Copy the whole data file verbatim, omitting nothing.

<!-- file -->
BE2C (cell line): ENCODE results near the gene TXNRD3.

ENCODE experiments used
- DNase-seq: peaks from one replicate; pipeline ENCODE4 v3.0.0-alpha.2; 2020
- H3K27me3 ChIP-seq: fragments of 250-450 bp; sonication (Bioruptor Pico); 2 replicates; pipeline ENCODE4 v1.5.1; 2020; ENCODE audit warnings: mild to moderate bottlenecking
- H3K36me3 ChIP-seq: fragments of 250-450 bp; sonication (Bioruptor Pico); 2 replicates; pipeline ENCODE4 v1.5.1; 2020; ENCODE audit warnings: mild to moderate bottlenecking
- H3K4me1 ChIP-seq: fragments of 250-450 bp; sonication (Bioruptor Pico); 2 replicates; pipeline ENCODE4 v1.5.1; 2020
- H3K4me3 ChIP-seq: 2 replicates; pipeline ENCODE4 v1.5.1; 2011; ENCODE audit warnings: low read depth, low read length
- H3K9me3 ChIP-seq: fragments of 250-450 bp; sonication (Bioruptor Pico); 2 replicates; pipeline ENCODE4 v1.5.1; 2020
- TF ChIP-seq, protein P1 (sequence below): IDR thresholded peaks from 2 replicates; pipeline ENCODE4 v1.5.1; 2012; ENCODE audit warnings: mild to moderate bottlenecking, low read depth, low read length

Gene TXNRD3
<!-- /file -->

BE2C (cell line): ENCODE results near the gene TXNRD3.

ENCODE experiments used
- DNase-seq: peaks from one replicate; pipeline ENCODE4 v3.0.0-alpha.2; 2020
- H3K27me3 ChIP-seq: fragments of 250-450 bp; sonication (Bioruptor Pico); 2 replicates; pipeline ENCODE4 v1.5.1; 2020; ENCODE audit warnings: mild to moderate bottlenecking
- H3K36me3 ChIP-seq: fragments of 250-450 bp; sonication (Bioruptor Pico); 2 replicates; pipeline ENCODE4 v1.5.1; 2020; ENCODE audit warnings: mild to moderate bottlenecking
- H3K4me1 ChIP-seq: fragments of 250-450 bp; sonication (Bioruptor Pico); 2 replicates; pipeline ENCODE4 v1.5.1; 2020
- H3K4me3 ChIP-seq: 2 replicates; pipeline ENCODE4 v1.5.1; 2011; ENCODE audit warnings: low read depth, low read length
- H3K9me3 ChIP-seq: fragments of 250-450 bp; sonication (Bioruptor Pico); 2 replicates; pipeline ENCODE4 v1.5.1; 2020
- TF ChIP-seq, protein P1 (sequence below): IDR thresholded peaks from 2 replicates; pipeline ENCODE4 v1.5.1; 2012; ENCODE audit warnings: mild to moderate bottlenecking, low read depth, low read length

Gene TXNRD3